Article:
By Mike Ssegawa
Uganda Tourism Board boss has called for an end to cutting down of forests, which if left unabated will immensely erode Uganda’s tourism competitive edge.
Mr Stephen Asiimwe, the chief executive officer of UTB told the media during a press conference on the upcoming Pearl of Africa Tourism Expo (POATE) 2018 that, forests form part of Uganda’s unique flora and fauna; a home to a variety of plant, animal, birds and insect species which attracts thousands of tourists into the country.
Asiimwe was addressing a question from a journalist seeking his reaction on the news feature which appeared on NTV Uganda prime news on Sunday showing how Mabira forest has been destroyed by timber, charcoal and agricultural activities.

“We take strong exception to the illegal cutting down of forests. We call upon those responsible to refrain from these activities,” said the UTB CEO. “Forests are our heritage, catchment areas for water and help make part of our temperature,” he added.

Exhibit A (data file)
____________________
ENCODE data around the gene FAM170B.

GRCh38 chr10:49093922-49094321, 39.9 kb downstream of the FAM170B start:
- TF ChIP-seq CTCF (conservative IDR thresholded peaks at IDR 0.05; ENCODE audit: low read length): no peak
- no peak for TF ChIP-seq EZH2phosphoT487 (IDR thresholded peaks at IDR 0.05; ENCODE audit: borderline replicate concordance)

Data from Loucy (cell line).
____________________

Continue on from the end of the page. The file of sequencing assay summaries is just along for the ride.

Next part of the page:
Asiimwe said the continued cutting down of forests also affect Uganda’s weather patterns which form part of Uganda’s tourism package.

Tourism has become a key pillar of Uganda’s economy, fetching the country $1.4 billion a year, up from $400 million 10 years ago. Over 1.4 million tourists arrive in Uganda every year, and the ministry of tourism has an ambitious of attracting four million tourists by 2020.

POATE to boast domestic tourism
The fourth edition of Pearl of Africa Tourism Expo (POATE) 2018 will showcase Uganda’s best in wildlife, fauna and flora, culture and cuisine and nightlife.
POATE is an annual tourism event organized by UTB and brings together a showcase of Uganda’s tourism products and services for the international travel trade under one roof.
The expo will be held from 23-25 February at the Kampala Sheraton Hotel Gardens under the theme, ‘rediscover the pearl’.

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